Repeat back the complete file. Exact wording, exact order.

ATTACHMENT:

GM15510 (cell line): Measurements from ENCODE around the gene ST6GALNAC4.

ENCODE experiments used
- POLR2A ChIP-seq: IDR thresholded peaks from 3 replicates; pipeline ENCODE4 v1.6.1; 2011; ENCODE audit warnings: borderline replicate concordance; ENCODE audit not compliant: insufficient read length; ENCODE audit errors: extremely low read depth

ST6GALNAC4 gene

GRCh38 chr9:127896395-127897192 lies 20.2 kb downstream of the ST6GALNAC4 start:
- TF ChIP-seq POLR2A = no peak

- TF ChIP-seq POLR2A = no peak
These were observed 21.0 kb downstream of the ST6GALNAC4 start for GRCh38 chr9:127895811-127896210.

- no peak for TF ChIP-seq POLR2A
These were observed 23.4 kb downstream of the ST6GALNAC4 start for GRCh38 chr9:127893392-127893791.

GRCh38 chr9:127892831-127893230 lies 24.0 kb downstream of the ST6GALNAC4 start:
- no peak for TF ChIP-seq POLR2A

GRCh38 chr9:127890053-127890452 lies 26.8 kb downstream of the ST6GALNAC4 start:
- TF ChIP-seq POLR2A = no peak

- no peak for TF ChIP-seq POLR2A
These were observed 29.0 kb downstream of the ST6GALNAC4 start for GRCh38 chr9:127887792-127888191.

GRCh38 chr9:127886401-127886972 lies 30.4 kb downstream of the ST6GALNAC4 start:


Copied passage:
GM15510 (cell line): Measurements from ENCODE around the gene ST6GALNAC4.

ENCODE experiments used
- POLR2A ChIP-seq: IDR thresholded peaks from 3 replicates; pipeline ENCODE4 v1.6.1; 2011; ENCODE audit warnings: borderline replicate concordance; ENCODE audit not compliant: insufficient read length; ENCODE audit errors: extremely low read depth

ST6GALNAC4 gene

GRCh38 chr9:127896395-127897192 lies 20.2 kb downstream of the ST6GALNAC4 start:
- TF ChIP-seq POLR2A = no peak

- TF ChIP-seq POLR2A = no peak
These were observed 21.0 kb downstream of the ST6GALNAC4 start for GRCh38 chr9:127895811-127896210.

- no peak for TF ChIP-seq POLR2A
These were observed 23.4 kb downstream of the ST6GALNAC4 start for GRCh38 chr9:127893392-127893791.

GRCh38 chr9:127892831-127893230 lies 24.0 kb downstream of the ST6GALNAC4 start:
- no peak for TF ChIP-seq POLR2A

GRCh38 chr9:127890053-127890452 lies 26.8 kb downstream of the ST6GALNAC4 start:
- TF ChIP-seq POLR2A = no peak

- no peak for TF ChIP-seq POLR2A
These were observed 29.0 kb downstream of the ST6GALNAC4 start for GRCh38 chr9:127887792-127888191.

GRCh38 chr9:127886401-127886972 lies 30.4 kb downstream of the ST6GALNAC4 start: